James Ward at The Dublin Review of Books:
William Blake sets out his vision of the universe in the volumes known as his prophetic books. Botched creation, cruelty and liberation are the obsessive themes of his cosmogony, focused through filters of sexuality and gender difference. Famously described by Northrop Frye as being “in proportion to its merits the least read body of poetry” in English, these books still go largely unread. But they were not really designed to be read according to conventional practice of deriving meaning from lines and blocks of text. Instead, on every page, serpentine lines writhe, coil and contort across fields of spectacular colour to form bodies and letters which combine to remind us that to “illustrate” means to make words lustrous. Much as “watching” falsely imputes careful monitorship to our consumption of television, “reading” hardly seems an adequate name for what goes on when we look at these works. Even though comics and graphic novels have made the pleasure a familiar one, there is still no good word in English for the simultaneous comprehension of words and pictures, which underlines the exceptional originality of what Blake was doing back at the turn of the eighteenth century. Hand-inscribed, chemically etched and mechanically printed, Blake’s visual-verbal poems represent a heroic but thankless effort to divert the historic course of book technology and propel the illuminated manuscript into the age of print. They could in theory have sold by the thousand but the intensity of labour involved in their production, the obtuse incomprehension of contemporaries and the indifference of the public meant that few copies were produced, and fewer bought, in his lifetime.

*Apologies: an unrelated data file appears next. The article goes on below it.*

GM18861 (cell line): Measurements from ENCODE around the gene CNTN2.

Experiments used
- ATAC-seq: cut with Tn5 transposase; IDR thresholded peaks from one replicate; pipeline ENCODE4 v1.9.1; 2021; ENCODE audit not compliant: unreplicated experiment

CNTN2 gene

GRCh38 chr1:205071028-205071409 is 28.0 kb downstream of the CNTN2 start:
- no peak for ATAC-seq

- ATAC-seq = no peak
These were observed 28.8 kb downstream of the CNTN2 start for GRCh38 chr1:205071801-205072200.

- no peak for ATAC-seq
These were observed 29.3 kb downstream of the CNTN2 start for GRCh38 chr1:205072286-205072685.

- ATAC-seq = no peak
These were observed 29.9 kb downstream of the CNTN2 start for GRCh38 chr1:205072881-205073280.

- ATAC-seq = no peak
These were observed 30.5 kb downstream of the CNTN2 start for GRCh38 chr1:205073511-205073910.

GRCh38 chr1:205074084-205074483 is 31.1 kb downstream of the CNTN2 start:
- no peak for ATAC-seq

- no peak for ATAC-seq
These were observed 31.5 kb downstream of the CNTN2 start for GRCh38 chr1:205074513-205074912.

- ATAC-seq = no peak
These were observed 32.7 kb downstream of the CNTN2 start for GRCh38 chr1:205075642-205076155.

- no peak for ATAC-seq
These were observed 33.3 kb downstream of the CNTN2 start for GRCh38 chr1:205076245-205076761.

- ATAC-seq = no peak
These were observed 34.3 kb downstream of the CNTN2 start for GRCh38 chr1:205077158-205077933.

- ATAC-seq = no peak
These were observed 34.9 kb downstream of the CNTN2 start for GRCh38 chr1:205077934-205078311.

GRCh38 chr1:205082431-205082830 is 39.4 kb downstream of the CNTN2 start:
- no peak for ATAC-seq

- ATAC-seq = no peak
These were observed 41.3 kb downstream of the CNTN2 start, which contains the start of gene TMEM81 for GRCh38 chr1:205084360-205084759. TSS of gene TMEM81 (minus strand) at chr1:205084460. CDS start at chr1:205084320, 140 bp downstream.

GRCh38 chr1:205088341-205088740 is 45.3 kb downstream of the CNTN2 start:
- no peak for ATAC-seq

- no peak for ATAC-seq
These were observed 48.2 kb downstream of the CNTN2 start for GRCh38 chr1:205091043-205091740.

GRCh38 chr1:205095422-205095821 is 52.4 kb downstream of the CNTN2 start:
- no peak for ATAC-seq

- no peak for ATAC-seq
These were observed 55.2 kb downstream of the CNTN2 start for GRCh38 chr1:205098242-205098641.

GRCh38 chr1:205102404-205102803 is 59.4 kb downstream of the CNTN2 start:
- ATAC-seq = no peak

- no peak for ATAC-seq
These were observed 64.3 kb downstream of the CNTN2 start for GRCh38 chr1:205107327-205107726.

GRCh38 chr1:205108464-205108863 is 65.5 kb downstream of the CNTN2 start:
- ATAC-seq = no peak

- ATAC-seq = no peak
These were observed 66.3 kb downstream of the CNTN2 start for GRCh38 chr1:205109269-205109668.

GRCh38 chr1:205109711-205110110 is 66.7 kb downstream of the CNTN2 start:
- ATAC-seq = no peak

Even after his acceptance as a major poet (which came as late as the 1950s), reading Blake in anthologies or paperback classics feels wrong because the images are either entirely omitted or confined to a few grainy reproductions, with the unified whole inaccessible until very recently to those lacking privileged access to scholarly archives or expensive facsimile editions.